2 Dividend Stocks for Beginner Investors in February 2023

Dividend stocks aren’t created equal. Here are two low-risk dividend stocks that beginner investors can consider in February 2023.

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If you’re just starting investing, quality dividend stocks are an excellent place to start learning and investing in. They provide dividend income as a base for your total returns. Those that pay out decent dividend yields give investors better peace of mind, as they typically fall less in a bear market. Dividend income is also more favourably taxed than ordinary income, such as your job’s income.

Here are some dividend stocks that beginner investors can consider this month.

Earn dividends from big bank stocks

Among the big bank stocks, Bank of Nova Scotia (TSX:BNS) stock currently offers the most enticing dividend yield of close to 5.7%. BNS stock’s three-year dividend-growth rate is 5.2%. Its dividend is sustainable on a payout ratio of roughly 50%.

The stock offers a juicy yield because the international bank stock is undervalued. If Scott Thomson, the new BNS chief executive officer, can execute well, the Canadian bank stock could deliver outsized returns for the long haul. The high yield combined with valuation expansion and a conservative earnings-per-share growth rate of 3% can lead to annualized returns of approximately 13.7% over the next five years.

The bank’s earnings durably grow in the long run. However, its earnings can fall during recessions. So, its yield is a good indicator for purchases. When it offers a high yield, such as now, it’s a good time to consider buying.

CN Rail stock

Canadian National Railway (TSX:CNR) has a small dividend yield compared to many other dividend stocks. However, it may appeal to beginning investors for its stock price resilience. For example, in the last 20 years, in the worst year, the stock returned -13.9% versus -31.1% for the Canadian stock market (using iShares S&P/TSX 60 Index ETF) as a proxy. During the period, CN Rail stock’s annualized returns were approximately 14.6%, which also outperformed the Canadian stock market’s return of 7.8%.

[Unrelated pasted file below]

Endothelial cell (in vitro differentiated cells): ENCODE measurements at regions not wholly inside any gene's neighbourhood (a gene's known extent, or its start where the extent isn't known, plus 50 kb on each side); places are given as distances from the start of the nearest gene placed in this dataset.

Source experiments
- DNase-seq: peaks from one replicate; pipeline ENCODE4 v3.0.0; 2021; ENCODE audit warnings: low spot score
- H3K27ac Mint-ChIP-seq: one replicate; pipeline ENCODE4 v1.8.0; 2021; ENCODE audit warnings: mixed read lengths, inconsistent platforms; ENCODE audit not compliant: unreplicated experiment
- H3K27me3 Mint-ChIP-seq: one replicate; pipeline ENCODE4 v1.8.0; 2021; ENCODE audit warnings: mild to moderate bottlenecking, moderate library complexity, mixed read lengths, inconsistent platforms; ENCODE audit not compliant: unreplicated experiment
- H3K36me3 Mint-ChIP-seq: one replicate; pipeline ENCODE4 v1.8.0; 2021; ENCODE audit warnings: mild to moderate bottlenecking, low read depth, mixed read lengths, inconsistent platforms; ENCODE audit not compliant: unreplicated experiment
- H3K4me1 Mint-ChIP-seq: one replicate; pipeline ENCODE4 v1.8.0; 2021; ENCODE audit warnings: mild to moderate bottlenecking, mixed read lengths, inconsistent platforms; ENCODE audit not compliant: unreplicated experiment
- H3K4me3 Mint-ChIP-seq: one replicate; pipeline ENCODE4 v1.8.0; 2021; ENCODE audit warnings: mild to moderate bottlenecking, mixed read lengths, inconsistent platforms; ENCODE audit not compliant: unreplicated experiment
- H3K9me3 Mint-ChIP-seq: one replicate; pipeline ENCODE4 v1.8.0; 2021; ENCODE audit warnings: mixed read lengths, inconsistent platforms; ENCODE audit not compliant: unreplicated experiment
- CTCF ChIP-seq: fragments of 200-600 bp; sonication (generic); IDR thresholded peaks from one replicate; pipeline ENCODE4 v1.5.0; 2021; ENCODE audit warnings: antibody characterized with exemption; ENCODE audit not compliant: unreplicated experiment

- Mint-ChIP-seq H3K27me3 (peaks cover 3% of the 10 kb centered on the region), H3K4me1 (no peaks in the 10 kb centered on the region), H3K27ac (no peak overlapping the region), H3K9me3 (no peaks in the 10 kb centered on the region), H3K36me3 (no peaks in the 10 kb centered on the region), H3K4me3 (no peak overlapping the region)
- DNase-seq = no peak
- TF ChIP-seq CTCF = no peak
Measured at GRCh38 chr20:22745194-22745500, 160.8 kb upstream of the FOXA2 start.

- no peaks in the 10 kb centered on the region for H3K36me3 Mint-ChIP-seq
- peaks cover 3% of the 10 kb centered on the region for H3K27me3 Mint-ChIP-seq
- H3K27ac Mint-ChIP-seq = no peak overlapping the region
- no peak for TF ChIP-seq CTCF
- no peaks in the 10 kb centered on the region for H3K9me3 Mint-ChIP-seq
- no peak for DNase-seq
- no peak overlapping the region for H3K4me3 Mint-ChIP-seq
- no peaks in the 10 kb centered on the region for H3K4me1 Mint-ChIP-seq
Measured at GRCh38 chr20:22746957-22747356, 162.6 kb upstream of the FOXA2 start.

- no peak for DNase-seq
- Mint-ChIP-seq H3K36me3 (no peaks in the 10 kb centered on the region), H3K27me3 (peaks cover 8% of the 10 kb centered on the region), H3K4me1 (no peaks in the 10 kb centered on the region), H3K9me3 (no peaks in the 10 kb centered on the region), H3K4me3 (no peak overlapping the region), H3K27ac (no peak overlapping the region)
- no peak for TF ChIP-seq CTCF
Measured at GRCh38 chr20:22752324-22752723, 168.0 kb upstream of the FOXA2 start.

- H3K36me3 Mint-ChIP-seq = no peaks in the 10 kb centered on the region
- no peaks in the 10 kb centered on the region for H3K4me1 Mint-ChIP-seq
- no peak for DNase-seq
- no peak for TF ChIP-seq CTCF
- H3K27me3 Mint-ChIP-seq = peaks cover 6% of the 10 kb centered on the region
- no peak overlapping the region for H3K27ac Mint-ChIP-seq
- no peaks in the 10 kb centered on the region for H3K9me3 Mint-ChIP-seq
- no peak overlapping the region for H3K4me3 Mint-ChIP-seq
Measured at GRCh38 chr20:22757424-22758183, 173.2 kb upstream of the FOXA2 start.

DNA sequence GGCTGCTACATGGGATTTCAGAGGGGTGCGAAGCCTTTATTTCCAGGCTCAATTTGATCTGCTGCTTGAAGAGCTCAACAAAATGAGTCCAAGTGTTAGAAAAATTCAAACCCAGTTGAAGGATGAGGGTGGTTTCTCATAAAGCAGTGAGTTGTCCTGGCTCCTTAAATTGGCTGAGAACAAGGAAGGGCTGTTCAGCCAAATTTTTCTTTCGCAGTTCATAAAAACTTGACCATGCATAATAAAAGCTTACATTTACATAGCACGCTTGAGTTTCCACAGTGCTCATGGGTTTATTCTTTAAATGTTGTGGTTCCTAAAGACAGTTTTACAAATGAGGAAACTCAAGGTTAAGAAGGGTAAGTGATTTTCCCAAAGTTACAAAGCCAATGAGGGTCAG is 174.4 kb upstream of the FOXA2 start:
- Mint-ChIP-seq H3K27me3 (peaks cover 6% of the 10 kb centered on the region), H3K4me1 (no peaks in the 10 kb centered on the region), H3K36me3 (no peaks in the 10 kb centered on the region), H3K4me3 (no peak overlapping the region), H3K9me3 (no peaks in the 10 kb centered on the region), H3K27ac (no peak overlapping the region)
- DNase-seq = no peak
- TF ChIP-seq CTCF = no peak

Furthermore, CN rail enjoys a strong S&P credit rating of A. As a Class I railroad in North America with a large scale and cost advantages, CN Rail has witnessed durable earnings that grow in the long run. Around recessions, its earnings typically dip, but, thankfully, at shallow levels that are more than recoverable by the subsequent year.

At about $159 per share at writing, the quality dividend stock yields 2%. It’s a wonderful business trading at fair value. CN Rail stock pays a healthy dividend. It has increased its dividend for about 27 consecutive years with a three-year dividend-growth rate of 10.9%. New investors with a long-term investment horizon can start building a position this month and add more shares on further dips.

Investing takeaway

If possible, make a habit to save and invest regularly in quality stocks. Both BNS and CN Rail are low-risk dividend stocks that are trading at good valuations. They’re suitable for new investors to explore and consider this month. The companies earn durable profits and maintain sustainable payout ratios that support healthy dividends.

Generally, a stock that increases its dividend over time and generates market-beating long-term returns are safe picks. It can be easy to get caught in the daily volatility of the market. So, keep in mind that it’s a good way to go to have your sights set for the far future.

This article represents the opinion of the writer, who may disagree with the “official” recommendation position of a Motley Fool premium service or advisor. We’re Motley! Questioning an investing thesis — even one of our own — helps us all think critically about investing and make decisions that help us become smarter, happier, and richer, so we sometimes publish articles that may not be in line with recommendations, rankings or other content.

Fool contributor Kay Ng has positions in Bank of Nova Scotia. The Motley Fool recommends Bank Of Nova Scotia and Canadian National Railway. The Motley Fool has a disclosure policy.

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